KINEMATIC DIFFERENCES IN THE SPRINT START AND INITIAL ACCELERATION PHASE ON THE STRAIGHT AND BEND
University of Wales Institute Cardiff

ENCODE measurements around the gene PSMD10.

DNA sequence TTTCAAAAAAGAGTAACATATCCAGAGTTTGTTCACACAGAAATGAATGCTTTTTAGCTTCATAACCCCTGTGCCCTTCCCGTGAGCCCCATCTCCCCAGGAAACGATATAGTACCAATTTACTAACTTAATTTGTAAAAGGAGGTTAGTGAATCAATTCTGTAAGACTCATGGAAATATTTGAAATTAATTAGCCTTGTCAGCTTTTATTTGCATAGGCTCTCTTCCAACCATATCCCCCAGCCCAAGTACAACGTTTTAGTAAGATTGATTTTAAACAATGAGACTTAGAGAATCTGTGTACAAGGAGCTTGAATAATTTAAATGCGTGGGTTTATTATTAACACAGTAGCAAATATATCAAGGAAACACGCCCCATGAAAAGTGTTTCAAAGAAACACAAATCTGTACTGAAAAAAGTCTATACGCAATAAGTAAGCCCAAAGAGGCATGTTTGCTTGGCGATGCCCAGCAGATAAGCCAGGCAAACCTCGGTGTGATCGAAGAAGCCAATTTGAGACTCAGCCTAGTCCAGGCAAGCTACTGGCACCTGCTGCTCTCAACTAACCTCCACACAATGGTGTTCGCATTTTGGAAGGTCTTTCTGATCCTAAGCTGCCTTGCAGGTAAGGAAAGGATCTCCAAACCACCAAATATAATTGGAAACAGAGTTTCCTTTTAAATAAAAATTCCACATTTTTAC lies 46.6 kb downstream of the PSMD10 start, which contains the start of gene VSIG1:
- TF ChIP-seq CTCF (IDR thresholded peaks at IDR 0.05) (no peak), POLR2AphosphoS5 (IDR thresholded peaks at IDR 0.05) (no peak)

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The study aimed to investigate differences in the kinematics of the sprint start and initial acceleration phase on the straight and a banked indoor-bend running track. The sprint start and initial acceleration phase has been thoroughly investigated in previous research. However, a limited insight into the biomechanics of the sprint start and initial acceleration phase on the bend has been achieved. Three participants were tested (mean ± sd: age 19.7 ± 1 yr; body mass 74.7 ± 9.0 kg; height 1.81 ± 0.03 m; 100/200 m personal best time: 11.64/22.95 s). Data was collected using an automatic motion analysis system during a typical sprint training session. Active markers were located lateral to the fifth metatarsal-phalangeal (MTP) joint, lateral malleolus, lateral condyle of the tibia, greater trochanter, greater tubercle, olecranon process of the ulna and proximal to the hand (for the wrist). Data was collected for step characteristics and joint kinematics on two separate occasions, during which participants completed four maximal effort sprints over 15 m from blocks on the straight (session one) and on the bend (session two). Normality of residuals was confirmed for selected variables using the Anderson-Darling test ensuring the appropriateness of parametric tests. A paired samples t-test was used to assess differences and Pearson’s product moment correlation was used to assess the relationship between selected variables, using an α priori of 0.05. An absolute performance differential of 0.07 s was found between time to 10 m on the straight and bend, participant 2 was quicker on the bend. Ankle, knee and hip extension patterns were consistent with previous research on the straight and bend but peak values were consistently higher on the bend than on the straight (up to 10°). Mean horizontal velocity at the 10 m mark was significantly different on the straight and bend (p <0.05) (7.36 m/s on the straight versus 7.08 m/s on the bend). Block velocity was significantly lower (p <0.05) on the bend than on the straight (3.15 m/s on the straight versus 2.99 m/s on the bend). Although differences in step characteristics and joint kinematics were observed in the sprint start and initial acceleration phase between conditions, the research design could not distinguish between the bend or coach interventions as the cause of difference. Future research could aim to measure the underlying forces behind the movement, in an attempt to better understand the biomechanical differences in the start and initial acceleration phase on the straight and bend.
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